Law360 (August 10, 2020, 10:14 PM EDT) -- A group of law graduates asked the Florida Supreme Court for help Monday as they deal with data security breaches, overheated computers and malfunctioning facial recognition features in the remote bar exam software that will be used for the online Florida bar exam scheduled for Aug. 19.
In a letter to Chief Justice Charles Canady, the Florida bar exam-takers asked the high court to intervene in the relationship between the Florida Board of Bar Examiners and ILG Technologies Inc., which created the software that students say has caused them technical headaches and made them vulnerable to hackers.
The FBBE last month canceled the in-person bar exam as Florida grappled with a dramatic upswing of COVID-19 cases. But now, some test-takers are reporting compromised bank accounts and email passwords that were changed without their permission.
"Our fear is that the well-founded haste to migrate to a remote format in the midst of this unprecedented crisis will expose examinees' private information, including attorney work product from employers, client information, banking account information, and Social Security numbers in violation of privacy rights guaranteed by the Florida and federal constitutions," the test-takers wrote in the letter.
The letter came on the heels of the FBBE's Sunday evening postponement of a live trial exam that was scheduled for Monday afternoon. In a statement on its website, the FBBE said it was working with ILG on the issues that test-takers have identified with the software and said it would update applicants with the new date and time of the live trial exam.
But several test-takers told Law360 that, given the raft of issues with the software, they don't see how the test will be able to proceed as scheduled on Aug. 19.
"I'm not sure what the contingency plan is," Barry University School of Law graduate Ravin Sahadeo said. "We're all pretty burnt out. We don't know what to do at this point."
Sahadeo said he downloaded the software a couple of weeks ago when it was first made available to the test-takers. It "almost destroyed" his MacBook, he said, and it took him about six hours to get it back up and running.
On Friday, after downloading the updated software, he noticed the battery on his laptop began draining at rapid speed. But once he plugged in the computer, it began to overheat, a complaint echoed by several others who spoke to Law360 but asked to remain anonymous because of concerns that complaints will be used against them in the character and fitness screening required for admittance to the bar.
Other test-takers reported suspicious login attempts — sometimes in the middle of the night— to their email and bank accounts and an influx of text and WhatsApp messages from foreign numbers asking about Bitcoin. Test-takers said they were instructed by ILG to disable their antivirus software before downloading the bar exam software.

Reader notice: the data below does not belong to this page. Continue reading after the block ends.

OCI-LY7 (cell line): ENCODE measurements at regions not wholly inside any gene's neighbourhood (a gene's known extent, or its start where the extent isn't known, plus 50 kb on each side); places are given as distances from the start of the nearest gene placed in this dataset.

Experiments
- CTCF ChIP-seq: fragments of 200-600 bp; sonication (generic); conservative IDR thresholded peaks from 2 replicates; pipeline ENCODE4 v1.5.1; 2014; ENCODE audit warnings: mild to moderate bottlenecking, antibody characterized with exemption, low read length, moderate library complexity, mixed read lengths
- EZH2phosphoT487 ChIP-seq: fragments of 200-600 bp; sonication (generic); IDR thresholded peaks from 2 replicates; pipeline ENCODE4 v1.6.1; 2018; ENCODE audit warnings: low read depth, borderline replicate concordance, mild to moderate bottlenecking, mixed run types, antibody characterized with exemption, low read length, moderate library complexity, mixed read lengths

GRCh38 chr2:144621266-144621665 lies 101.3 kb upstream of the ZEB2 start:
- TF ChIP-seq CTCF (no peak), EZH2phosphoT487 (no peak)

Moreover, others who managed to test out the software said there were multiple issues with the functioning of the software itself, beginning with the facial verification feature meant to ensure that the right person is taking the test. In the letter to the chief justice, the law graduates included screenshots of the software verifying pets, a window and the back of a head as test-takers.
Others reported that submitted essay answers in practice tests included text that they had deleted or typed only on the digital notepad feature that was not meant for the final draft.
The software was going to be used for online bar exams in both Nevada and Indiana, but both had to scale back those plans after users reported similar issues. Nevada is moving forward with its exam this week using the ILG software, but in "the most stripped-down version possible," as University of Florida School of Law graduate Jessica Lefebvre put it, without a proctor or video streaming.
"Nevada is supposed to be using the completely stripped-down version, and they're still having a ton of problems," Lefebvre said. "Florida has added digital components rather than taken them away."
Indiana abandoned the plan entirely and switched to an open-book test with questions and answers exchanged by email. A similar move would be a complicated one in Florida, where there are 3,400 test-takers and a multiple-choice section of the test.
"If they did move to email, it doesn't look like it would be an easy move and it would occur on Aug. 19," Lefebvre said. "We haven't really received anything from the board or from the court or from our deans to assure us."
ILG's CEO Baris Misman declined to comment on the concerns about the software. The FBBE did not respond to requests for comment.
Johnny Carver, a University of Miami School of Law graduate, said the problems with the software have just added to the frustrations of test-takers, who have been studying for months — often under difficult circumstances because of the pandemic — for an exam that keeps changing. Those who have jobs waiting for them that are contingent on passage of the bar are unsure of what will happen if the exam is pushed back.
"My biggest worry right now is that they're going to go for provisional licensing and we'll have to go back and take the exam in February," Carver said. "We'd have to study while we're working. We're already dealing with the pandemic as it is. We need answers quickly."
Carver and others have reached out to deans of law schools in Florida for help, but he said that for the most part, they have been reluctant to say anything.
"There's a sentiment among deans that this test is easier, and that could not be further from the truth," Carver said. "This is tough to endure. It's like running a race and the finish line keeps moving."
--Editing by Steven Edelstone.
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